“New START stands as the last treaty limiting the U.S. and Russian strategic nuclear arsenals and provides unparalleled insight into Russian nuclear forces that the U.S. military greatly values for posture and planning purposes,” says Shannon Bugos, a senior research analyst at the Arms Control Association. “Further delays of the BCC meeting are deeply regrettable, particularly as resuming inspections will likely help pave the way for dialogue on future arms control following New START’s expiration in 2026.”

The United States and Russia last held a BCC meeting in October 2021, the first since the coronavirus pandemic prompted a pause in the meetings. The meeting this month was slated to take place Nov. 29 through Dec. 6 in Cairo, Egypt, and would have marked the first meeting since Russia’s invasion of Ukraine in February. Under New START, the two countries are obligated to hold two BCC meetings each year.

“Even during the worst periods of the Cold War, the United States and Russia recognized the value of maintaining common sense limits on the world’s most dangerous weapons,” Bugos added. “Today, more than ever, they must meet their shared responsibility to reduce their massive nuclear arsenals and avoid miscalculations that could lead to nuclear catastrophe.”

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Dialogue on Implementation of Arms Control Agreement in Mutual Interest

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New Nuclear Posture Review Sends Mixed Signals at Time of Heightened Nuclear Danger

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A Preliminary Analysis by Daryl G. Kimball, executive director

For Immediate Release: Oct. 26, 2022

Media Contacts: Daryl Kimball, executive director (202-463-8270 x107); Shannon Bugos, senior policy analyst (202-463-8270 x113)

(Washington, D.C.)— After delaying for nearly seven months the release of the public version of the classified Nuclear Posture Review (NPR), the Pentagon-led study sends muddled messages about the role of nuclear weapons in U.S. defense strategy and foreign policy at a time when the United States should be more clearly de-emphasizing the salience of nuclear weapons and the threat of nuclear weapons use.

At the same time, the NPR appropriately and smartly "places renewed emphasis on nuclear arms control, nuclear nonproliferation, and risk reduction," which is vitally important as the last U.S.-Russian nuclear arms control treaty expires in less than three and a half years, and the risk of nuclear weapons use in the context of Russia's war on Ukraine is as high as any time since the Cuban Missile Crisis 60 years ago.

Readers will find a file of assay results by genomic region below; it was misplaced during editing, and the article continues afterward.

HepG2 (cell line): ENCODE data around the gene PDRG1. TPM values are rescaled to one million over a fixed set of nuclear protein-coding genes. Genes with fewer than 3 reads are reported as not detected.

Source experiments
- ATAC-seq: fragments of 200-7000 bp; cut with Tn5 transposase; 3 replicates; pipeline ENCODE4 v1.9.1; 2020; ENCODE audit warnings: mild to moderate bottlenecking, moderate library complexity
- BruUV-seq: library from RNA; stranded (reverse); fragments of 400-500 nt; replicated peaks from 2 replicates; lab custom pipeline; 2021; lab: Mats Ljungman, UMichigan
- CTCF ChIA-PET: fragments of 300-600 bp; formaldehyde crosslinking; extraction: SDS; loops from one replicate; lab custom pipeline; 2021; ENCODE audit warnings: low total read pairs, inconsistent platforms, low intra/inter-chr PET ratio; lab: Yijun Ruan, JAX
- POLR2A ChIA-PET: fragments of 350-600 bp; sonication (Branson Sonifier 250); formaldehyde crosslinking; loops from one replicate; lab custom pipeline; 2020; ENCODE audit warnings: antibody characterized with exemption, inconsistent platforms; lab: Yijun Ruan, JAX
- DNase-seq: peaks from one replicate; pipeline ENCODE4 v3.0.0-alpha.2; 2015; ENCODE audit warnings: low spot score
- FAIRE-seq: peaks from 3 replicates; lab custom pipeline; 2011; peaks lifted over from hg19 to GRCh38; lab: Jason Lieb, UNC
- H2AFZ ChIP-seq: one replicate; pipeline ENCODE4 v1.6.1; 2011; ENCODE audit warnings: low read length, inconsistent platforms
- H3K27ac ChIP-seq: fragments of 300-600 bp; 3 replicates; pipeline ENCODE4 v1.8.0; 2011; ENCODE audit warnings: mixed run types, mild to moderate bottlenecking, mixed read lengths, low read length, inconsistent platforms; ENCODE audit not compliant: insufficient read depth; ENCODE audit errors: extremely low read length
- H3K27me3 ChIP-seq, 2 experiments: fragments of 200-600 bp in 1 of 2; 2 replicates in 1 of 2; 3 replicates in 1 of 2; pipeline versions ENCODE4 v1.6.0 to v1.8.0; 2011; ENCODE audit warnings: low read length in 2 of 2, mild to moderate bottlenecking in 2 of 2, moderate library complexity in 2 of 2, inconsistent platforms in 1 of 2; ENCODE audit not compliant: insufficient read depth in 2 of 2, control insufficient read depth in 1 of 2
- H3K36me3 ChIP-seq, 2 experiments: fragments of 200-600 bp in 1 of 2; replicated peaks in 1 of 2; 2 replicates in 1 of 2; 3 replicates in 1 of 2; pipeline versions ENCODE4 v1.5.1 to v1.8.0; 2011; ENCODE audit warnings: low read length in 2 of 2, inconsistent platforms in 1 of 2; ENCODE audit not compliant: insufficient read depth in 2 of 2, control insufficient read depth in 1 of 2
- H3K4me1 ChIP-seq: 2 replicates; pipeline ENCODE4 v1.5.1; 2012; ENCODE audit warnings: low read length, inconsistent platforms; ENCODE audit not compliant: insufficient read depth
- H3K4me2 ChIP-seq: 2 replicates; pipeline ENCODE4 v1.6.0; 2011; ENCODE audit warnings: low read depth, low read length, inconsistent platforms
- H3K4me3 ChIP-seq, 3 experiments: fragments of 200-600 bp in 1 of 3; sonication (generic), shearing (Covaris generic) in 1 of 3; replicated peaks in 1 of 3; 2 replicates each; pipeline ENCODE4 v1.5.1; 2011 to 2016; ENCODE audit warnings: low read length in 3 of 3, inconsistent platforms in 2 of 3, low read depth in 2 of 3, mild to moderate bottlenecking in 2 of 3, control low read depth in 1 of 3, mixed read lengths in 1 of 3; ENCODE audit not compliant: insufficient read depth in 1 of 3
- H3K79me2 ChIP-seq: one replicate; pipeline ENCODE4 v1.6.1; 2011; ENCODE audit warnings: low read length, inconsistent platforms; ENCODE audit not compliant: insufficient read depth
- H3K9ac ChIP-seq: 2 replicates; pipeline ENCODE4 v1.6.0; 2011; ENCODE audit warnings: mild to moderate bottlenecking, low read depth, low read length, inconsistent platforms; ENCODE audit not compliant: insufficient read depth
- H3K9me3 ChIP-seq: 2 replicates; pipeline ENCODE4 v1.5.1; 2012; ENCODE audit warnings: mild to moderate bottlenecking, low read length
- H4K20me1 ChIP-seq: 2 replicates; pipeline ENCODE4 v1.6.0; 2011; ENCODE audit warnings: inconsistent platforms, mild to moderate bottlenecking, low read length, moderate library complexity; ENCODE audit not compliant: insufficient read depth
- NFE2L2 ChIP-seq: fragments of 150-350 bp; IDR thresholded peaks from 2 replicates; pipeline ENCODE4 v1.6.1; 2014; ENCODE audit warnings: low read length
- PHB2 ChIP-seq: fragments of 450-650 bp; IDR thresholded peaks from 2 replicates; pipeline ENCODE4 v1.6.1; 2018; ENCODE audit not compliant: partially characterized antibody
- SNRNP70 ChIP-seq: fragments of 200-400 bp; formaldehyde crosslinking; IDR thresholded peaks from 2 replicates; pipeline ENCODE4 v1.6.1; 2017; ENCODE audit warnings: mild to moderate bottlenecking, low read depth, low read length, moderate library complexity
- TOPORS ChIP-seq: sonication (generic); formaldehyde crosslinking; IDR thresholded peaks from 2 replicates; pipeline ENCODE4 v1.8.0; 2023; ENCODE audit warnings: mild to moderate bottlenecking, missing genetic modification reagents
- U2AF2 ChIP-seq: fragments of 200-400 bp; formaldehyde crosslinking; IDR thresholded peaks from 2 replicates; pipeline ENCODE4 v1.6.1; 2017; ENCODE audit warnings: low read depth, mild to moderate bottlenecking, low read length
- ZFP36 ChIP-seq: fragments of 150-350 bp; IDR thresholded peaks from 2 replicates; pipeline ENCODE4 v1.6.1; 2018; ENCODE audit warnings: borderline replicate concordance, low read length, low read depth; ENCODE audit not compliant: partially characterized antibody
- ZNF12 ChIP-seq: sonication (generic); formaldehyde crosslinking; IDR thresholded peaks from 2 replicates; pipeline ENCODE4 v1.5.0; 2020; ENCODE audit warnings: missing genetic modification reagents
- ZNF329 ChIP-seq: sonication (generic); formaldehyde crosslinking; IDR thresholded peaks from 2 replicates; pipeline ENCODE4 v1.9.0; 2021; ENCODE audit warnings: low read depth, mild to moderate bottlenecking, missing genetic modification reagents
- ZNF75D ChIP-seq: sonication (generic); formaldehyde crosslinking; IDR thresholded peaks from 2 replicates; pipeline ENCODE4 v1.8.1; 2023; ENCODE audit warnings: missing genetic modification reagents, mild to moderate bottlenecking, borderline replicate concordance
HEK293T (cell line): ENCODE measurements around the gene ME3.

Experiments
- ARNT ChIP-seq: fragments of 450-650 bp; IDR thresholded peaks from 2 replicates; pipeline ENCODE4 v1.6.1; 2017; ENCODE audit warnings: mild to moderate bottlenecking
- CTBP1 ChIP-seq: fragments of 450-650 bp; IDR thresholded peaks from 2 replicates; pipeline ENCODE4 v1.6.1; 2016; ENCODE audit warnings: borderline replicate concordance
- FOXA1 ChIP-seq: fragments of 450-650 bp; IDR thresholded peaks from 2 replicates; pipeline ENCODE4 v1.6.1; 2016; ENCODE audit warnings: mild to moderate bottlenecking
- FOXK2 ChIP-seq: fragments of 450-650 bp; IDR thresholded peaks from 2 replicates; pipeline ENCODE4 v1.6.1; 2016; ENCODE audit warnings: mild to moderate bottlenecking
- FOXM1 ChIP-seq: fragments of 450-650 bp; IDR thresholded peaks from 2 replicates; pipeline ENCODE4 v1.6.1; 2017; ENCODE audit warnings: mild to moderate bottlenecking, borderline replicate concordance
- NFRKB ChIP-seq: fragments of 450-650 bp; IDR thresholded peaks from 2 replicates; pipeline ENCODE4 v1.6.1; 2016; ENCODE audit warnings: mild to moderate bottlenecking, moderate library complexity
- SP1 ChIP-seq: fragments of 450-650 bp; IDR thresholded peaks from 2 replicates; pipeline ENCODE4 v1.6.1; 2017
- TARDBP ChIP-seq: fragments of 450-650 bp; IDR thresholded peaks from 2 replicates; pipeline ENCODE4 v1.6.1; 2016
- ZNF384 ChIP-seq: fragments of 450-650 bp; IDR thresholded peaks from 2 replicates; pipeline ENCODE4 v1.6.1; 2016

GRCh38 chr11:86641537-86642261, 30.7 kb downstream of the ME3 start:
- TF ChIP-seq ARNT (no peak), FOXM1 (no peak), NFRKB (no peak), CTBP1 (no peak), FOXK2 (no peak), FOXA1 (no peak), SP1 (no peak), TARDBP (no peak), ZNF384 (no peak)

The NPR notes that verifiable nuclear arms control strategies offer "the most effective, durable and responsible path to reduce the role nuclear weapons in our strategy and prevent their use" and calls for a greater emphasis on nuclear risk reduction dialogue with the United States' primary nuclear adversaries, Russia, and China.

A Risky, Status Quo Nuclear Weapons Declaratory Policy

The study, which was coordinated by the Pentagon and approved by President Biden, reiterates longstanding policy reserving the right of the United States to use nuclear weapons in response to non-nuclear weapons threats "in extreme" circumstances to defend the "vital interests of its Allies and partners."

The 2022 NPR declares that "the fundamental role of nuclear weapons is to deter nuclear attack on the United States, our Allies, and partners." The document acknowledges that there is "a narrow range of contingencies in which U.S. nuclear weapons may still play a role in deterring attacks that have a strategic effect against the United States or its Allies and partners."

This broad and ambiguous nuclear weapons declaratory policy walks back President Biden's earlier position and pledge to narrow the role of U.S. nuclear weapons. In 2020, Biden wrote "that the sole purpose of the U.S. nuclear arsenal should be deterring—and, if necessary, retaliating against—a nuclear attack. As president, I will work to put that belief into practice, in consultation with the U.S. military and U.S. allies.”

The 2022 NPR reports that the administration conducted a "thorough review of options for nuclear declaratory policy, including both No First Use and Sole Purpose policies, and concluded those approaches would result in an unacceptable level of risk ...."

In reality, policies that threaten the first use of nuclear weapons, whether they are long-range or shorter-range, tactical nuclear weapons carry unacceptable risks. Putin’s deadly war against Ukraine, his nuclear threats, and Russia’s policy that reserves the option to use nuclear weapons first in a conflict with NATO underscore the dangers of such policies. As President Biden declared Oct. 6, “I don’t think there’s any such thing as an ability to easily use a tactical nuclear weapon and not end up with Armageddon.”